Use a credit card calculator, which are freely available online, to figure out how long it will take to pay off your credit card balance based on your monthly payment.
Bring your balance down even faster by taking advantage of opportunities to make extra payments. If your maxed-out card is a rewards card, consider redeeming any accumulated rewards for a statement credit to bring your balance down.
Step #2: Negotiate a lower interest rate
If you have a good payment record, you might be able to negotiate a lower interest rate, despite the fact that you've maxed out the account.
Getting a lower interest rate is one of the best ways to pay off a high credit card balance sooner. You'll pay less interest each month and have a lower minimum payment.
However, a prudent fix recommended by credit experts is to make higher payments even after you get the rate lowered.
This is so that more of your money goes toward reducing the principal balance and decreasing what you owe faster.
Step #3: Transfer your balance to another credit card
If your credit card company won't budge on the interest rate, see if you qualify for a credit card with a zero per cent introductory rate. These cards typically offer zero interest on balance transfers and purchases for the first 12 to 18 months.
You can transfer your existing balance and make higher payments during this period to pay off the card. However, this strategy can only work if you don't accumulate new debt. After transferring your balance to the new credit card, get rid of the old credit card.
So without interest being added to your balance each month, your full payment goes toward reducing your credit card balance. However, if you still have a pretty good credit score, which ranges between 670 to 739, you may have other options for dealing with your maxed out balance.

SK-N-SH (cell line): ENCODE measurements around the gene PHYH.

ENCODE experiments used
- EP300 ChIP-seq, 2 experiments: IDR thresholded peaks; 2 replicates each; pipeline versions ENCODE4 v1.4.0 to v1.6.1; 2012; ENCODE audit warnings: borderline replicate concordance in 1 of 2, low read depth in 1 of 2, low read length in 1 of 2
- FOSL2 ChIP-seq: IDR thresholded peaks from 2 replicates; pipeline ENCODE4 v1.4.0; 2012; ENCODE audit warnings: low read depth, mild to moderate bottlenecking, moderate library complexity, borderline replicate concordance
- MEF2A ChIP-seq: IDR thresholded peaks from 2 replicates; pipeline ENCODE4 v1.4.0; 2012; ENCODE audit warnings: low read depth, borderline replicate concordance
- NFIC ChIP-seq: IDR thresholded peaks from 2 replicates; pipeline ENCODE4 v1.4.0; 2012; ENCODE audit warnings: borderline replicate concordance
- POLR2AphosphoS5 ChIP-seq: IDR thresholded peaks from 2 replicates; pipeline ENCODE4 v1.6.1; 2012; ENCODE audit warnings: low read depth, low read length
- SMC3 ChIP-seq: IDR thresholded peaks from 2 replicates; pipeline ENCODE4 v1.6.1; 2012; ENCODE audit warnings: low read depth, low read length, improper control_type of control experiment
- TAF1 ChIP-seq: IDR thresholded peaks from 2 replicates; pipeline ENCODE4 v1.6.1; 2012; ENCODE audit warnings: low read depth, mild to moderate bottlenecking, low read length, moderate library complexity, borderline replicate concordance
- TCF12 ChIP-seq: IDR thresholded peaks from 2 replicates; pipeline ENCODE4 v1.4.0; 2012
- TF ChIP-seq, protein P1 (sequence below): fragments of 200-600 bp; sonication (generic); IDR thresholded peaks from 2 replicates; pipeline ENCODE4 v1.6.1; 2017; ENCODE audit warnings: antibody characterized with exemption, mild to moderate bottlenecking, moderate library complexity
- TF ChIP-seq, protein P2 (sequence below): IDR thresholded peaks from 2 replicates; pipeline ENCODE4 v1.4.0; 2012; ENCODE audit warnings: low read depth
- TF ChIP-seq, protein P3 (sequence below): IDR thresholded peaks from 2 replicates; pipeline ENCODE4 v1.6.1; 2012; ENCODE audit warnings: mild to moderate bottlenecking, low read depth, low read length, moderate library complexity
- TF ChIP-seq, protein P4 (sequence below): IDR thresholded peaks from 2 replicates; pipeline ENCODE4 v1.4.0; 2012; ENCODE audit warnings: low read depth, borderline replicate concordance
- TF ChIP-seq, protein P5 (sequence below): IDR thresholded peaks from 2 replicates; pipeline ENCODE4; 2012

A personal loan is another option for temporarily settling your credit card balance. You’ll still owe the same amount of money, but consolidating with a personal loan gives you a fixed monthly payment and a fixed payment schedule. An ideal loan has a lower interest rate and a relatively short repayment period.
This cycle keeps you stuck, and your debt won't go away anytime soon. The fix is to stop using the credit card, at least this way, you can make headway with each payment and eventually pay off the balance.
Maxed-out credit cards often indicate a spending problem or financial strain, so it's no surprise a high balance can lower your credit score.
Fortunately, if you immediately address the issue and adjust your spending, you can knock down those balances and improve your credit rating. The above tips can get you back on track when you max out a card.
Learning that your credit cards are maxed out doesn't mean you should apply for a new credit card. You must learn to use credit responsibly, or else you'll just dig a deeper debt hole for yourself.
If you apply for a new credit card, there's a pretty good chance that you'll also max out the new account. You'll double your financial trouble and add more debt than you can possibly handle.
Maxing out your credit cards can trigger higher minimum payments, and there's the risk of default if you can't afford the higher amount. Additionally, missing or sending late payments can damage your credit score and create problems with your creditors.
The bank can charge late fees, raise your interest rate, or take legal action to collect what's owed. So make at least the minimum payment by the due date, and if you're going to be late, ask your creditor for an extension.